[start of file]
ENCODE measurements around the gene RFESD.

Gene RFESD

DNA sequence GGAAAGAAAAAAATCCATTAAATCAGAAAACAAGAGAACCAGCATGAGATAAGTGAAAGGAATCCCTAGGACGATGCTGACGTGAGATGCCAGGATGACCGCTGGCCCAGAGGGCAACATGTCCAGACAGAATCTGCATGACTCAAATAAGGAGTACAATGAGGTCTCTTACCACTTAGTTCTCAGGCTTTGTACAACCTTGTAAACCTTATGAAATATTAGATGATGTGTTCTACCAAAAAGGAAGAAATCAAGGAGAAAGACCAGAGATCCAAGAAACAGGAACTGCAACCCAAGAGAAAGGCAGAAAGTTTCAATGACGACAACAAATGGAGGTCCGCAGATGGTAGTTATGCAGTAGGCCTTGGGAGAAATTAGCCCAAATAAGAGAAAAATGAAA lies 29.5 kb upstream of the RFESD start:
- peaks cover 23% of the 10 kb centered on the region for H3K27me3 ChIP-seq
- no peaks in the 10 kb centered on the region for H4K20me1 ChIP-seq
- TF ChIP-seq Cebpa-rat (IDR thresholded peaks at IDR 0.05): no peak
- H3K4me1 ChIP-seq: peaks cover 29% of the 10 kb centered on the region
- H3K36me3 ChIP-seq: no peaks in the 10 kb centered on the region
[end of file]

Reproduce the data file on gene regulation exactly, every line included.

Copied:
ENCODE measurements around the gene RFESD.

Gene RFESD

DNA sequence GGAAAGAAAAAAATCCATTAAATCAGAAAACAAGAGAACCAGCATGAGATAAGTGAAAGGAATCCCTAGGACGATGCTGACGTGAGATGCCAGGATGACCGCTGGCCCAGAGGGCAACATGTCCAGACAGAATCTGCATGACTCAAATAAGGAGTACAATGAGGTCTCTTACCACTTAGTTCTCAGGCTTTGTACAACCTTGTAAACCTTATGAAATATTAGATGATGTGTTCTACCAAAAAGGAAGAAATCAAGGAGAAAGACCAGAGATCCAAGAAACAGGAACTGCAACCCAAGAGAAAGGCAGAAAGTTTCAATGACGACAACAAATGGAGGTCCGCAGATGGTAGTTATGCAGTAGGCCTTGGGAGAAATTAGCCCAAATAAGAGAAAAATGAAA lies 29.5 kb upstream of the RFESD start:
- peaks cover 23% of the 10 kb centered on the region for H3K27me3 ChIP-seq
- no peaks in the 10 kb centered on the region for H4K20me1 ChIP-seq
- TF ChIP-seq Cebpa-rat (IDR thresholded peaks at IDR 0.05): no peak
- H3K4me1 ChIP-seq: peaks cover 29% of the 10 kb centered on the region
- H3K36me3 ChIP-seq: no peaks in the 10 kb centered on the region